30 September 2021Jurisdiction reportsEmilio Albarrán

Mexico jurisdiction report: New provisions for trademarks

Among others, the list of non-registrable marks includes:

  1. The technical names or commonly used of goods or services intended to be distinguished by the trademark, as well as those words, denominations, phrases, or figurative elements that, in ordinary language or commercial practices, have become usual or generic elements thereof, in addition to those that lack distinctiveness.
  2. Three-dimensional forms or industrial designs that are available for the public domain or that have become of common use or those that lack distinctiveness, as well as the usual and ordinary form of the products, or that imposed by their nature or functionality.

III.  Holograms that are in the public domain and those that lack distinctiveness.

  1. Signs which, taking into account all their characteristics, are descriptive of the products or services which they intend to distinguish. In the above case, descriptive or indicative signs used in trade to designate the species, quality, quantity, composition, destination, value, place of origin or time of production of the goods or services are included.
  2. Letters, digits or their name, as well as isolated colours, unless they are combined or accompanied by other signs that give them a distinctive character.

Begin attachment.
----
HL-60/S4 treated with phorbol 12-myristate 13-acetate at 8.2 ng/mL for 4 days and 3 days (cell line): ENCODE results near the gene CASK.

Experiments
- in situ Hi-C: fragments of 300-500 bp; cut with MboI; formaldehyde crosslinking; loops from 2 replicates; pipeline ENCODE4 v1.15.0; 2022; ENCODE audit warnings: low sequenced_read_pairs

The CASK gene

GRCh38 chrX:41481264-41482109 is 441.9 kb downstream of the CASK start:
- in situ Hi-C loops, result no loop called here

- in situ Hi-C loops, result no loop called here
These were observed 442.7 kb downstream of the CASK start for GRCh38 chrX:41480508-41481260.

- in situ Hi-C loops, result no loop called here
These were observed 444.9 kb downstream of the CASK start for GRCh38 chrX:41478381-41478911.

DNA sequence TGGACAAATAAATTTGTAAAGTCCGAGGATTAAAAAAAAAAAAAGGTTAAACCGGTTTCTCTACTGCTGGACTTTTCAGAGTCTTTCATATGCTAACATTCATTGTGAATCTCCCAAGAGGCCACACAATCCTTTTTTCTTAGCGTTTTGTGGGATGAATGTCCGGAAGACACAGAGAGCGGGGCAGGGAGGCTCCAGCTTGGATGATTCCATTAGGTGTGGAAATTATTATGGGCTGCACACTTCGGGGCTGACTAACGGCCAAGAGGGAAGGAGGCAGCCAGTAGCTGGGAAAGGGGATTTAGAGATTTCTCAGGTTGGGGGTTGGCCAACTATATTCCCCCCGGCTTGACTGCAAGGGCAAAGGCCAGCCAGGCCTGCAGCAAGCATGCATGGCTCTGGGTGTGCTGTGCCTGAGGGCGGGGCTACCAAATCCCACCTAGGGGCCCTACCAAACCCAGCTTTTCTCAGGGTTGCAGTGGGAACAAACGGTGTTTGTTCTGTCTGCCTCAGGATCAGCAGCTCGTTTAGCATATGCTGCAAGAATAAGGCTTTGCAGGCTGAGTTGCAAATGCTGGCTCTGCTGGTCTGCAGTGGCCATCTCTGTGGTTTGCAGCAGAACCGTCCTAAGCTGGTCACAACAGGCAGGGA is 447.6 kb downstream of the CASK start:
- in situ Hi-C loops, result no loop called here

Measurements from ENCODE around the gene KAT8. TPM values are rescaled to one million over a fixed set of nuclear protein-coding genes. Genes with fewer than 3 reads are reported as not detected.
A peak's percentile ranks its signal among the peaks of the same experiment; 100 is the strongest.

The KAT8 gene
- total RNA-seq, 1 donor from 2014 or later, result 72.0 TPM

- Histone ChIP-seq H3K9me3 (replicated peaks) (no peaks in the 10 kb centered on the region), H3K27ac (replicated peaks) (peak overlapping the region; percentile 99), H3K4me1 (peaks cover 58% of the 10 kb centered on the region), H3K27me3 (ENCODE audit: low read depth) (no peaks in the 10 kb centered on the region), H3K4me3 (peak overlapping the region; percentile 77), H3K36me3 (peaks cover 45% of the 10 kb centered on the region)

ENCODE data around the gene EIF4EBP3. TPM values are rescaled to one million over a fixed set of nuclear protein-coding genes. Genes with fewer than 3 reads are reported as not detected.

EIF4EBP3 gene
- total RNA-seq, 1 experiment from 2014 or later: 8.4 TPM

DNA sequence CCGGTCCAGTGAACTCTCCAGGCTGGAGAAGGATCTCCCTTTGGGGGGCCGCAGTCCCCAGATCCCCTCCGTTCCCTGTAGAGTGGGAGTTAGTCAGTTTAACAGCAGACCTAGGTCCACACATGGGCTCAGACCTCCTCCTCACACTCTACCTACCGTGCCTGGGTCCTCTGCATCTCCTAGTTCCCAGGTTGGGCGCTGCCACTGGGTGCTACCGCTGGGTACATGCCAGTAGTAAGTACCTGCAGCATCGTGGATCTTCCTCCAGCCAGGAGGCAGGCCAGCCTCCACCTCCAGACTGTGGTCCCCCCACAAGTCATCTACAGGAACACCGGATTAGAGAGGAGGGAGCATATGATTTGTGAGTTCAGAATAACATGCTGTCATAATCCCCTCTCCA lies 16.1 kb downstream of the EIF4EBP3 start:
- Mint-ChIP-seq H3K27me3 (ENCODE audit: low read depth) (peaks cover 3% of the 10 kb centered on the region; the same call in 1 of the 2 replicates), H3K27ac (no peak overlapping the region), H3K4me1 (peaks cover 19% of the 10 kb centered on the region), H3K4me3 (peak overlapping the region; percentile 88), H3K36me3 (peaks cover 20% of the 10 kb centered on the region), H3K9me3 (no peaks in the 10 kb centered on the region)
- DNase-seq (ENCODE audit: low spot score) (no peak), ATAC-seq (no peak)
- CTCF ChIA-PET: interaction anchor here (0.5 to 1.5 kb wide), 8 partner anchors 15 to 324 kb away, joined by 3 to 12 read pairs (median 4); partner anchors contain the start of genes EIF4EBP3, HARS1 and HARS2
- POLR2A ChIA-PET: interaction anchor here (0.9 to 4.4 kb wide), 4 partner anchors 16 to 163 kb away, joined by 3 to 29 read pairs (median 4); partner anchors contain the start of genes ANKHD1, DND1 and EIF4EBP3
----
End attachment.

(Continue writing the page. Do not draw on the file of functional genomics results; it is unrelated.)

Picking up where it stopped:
3. The translation, transliteration, capricious spelling, variation or artificial construction of unrecorded words.

The new amendments include a specific paragraph stating that provision of sections I to VI of the referred article shall not apply, where arising from the use made in trade on the goods or services for which the mark is sought, where the mark has acquired a distinctive character in the national territory, pursuant of the regulations of this law.

“This amendment improves the protection spectrum for those trademarks that were limited for registration in the past.”

On the other side, article 231 states as granting requisite to indicate within the certificate of registration the circumstance by which the trademark was granted for acquired distinctiveness.

This amendment improves the protection spectrum for those trademarks that were limited for registration in the past. Besides, it is an opportunity to adopt precedents of countries such as the US or Argentina in which the history of secondary meaning has been regularly updated in case law.

Proving acquired distinctiveness

It is mandatory to be aware of the partial protection in Mexico since, although the new provisions allow registration for new trademarks based on acquired distinctiveness, it does not contemplate the specific elements to prove that requisite.

For that reason, taking into consideration foreign precedents, we strongly recommend considering at least the following elements to prove the acquired distinctiveness:

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